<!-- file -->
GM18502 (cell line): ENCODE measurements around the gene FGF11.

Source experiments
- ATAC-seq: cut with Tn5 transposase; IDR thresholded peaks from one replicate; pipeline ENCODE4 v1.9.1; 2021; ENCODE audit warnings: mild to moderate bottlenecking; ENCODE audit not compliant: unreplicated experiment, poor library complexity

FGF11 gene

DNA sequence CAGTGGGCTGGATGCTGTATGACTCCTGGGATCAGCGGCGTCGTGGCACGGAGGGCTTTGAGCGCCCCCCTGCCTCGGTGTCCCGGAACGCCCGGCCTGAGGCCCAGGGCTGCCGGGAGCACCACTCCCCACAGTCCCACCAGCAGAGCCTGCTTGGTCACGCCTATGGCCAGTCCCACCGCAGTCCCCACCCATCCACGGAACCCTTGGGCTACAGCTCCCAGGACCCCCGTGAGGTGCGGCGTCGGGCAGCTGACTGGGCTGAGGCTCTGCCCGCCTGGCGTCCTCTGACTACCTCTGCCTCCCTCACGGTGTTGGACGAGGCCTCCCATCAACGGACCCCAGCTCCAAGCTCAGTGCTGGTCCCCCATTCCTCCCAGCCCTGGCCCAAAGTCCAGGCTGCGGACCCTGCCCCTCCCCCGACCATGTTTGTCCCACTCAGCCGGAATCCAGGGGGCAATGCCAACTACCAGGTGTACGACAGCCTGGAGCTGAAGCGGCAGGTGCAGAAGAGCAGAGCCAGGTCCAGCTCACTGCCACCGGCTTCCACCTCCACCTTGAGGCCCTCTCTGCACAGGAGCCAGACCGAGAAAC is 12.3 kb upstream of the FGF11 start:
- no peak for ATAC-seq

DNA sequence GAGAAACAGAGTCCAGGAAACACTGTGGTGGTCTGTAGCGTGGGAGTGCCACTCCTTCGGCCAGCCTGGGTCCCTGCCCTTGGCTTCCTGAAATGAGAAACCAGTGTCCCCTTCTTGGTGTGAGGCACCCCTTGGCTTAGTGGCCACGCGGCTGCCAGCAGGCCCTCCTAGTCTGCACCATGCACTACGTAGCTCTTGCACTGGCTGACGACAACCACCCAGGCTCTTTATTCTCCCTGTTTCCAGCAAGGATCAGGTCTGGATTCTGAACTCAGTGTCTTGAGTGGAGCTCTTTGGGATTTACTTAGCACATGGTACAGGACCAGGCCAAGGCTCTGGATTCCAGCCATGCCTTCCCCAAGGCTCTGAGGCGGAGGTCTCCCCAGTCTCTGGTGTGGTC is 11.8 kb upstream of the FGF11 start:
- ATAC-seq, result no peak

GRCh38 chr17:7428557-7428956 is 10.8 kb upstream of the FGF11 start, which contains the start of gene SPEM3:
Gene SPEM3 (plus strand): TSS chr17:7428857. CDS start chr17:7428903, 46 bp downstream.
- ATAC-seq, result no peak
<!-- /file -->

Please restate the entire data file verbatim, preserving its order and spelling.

GM18502 (cell line): ENCODE measurements around the gene FGF11.

Source experiments
- ATAC-seq: cut with Tn5 transposase; IDR thresholded peaks from one replicate; pipeline ENCODE4 v1.9.1; 2021; ENCODE audit warnings: mild to moderate bottlenecking; ENCODE audit not compliant: unreplicated experiment, poor library complexity

FGF11 gene

DNA sequence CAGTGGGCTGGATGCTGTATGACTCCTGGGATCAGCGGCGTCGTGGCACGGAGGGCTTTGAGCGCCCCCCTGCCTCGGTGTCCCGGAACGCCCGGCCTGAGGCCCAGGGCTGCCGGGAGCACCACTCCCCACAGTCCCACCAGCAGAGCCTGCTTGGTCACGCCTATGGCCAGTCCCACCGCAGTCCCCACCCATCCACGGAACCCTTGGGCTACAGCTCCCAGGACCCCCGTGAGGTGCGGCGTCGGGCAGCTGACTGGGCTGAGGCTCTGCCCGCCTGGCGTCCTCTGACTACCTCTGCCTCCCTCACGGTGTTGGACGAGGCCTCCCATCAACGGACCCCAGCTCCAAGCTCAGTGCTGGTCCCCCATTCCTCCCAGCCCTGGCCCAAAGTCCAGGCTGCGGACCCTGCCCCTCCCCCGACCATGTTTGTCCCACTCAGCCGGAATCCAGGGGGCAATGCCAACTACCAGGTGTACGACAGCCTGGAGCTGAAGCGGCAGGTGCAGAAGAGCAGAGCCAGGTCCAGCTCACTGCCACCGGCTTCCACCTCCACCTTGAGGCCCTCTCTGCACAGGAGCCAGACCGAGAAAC is 12.3 kb upstream of the FGF11 start:
- no peak for ATAC-seq

DNA sequence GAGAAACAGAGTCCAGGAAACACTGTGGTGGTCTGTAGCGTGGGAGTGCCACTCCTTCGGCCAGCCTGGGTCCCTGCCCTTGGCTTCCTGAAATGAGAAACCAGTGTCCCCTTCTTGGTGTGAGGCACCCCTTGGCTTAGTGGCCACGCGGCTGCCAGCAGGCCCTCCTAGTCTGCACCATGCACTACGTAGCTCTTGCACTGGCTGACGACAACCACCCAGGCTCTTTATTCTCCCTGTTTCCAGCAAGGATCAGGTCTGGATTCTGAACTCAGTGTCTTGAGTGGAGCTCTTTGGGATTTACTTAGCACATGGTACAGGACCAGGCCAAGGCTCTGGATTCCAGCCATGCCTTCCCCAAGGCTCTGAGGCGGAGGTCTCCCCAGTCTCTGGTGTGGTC is 11.8 kb upstream of the FGF11 start:
- ATAC-seq, result no peak

GRCh38 chr17:7428557-7428956 is 10.8 kb upstream of the FGF11 start, which contains the start of gene SPEM3:
Gene SPEM3 (plus strand): TSS chr17:7428857. CDS start chr17:7428903, 46 bp downstream.
- ATAC-seq, result no peak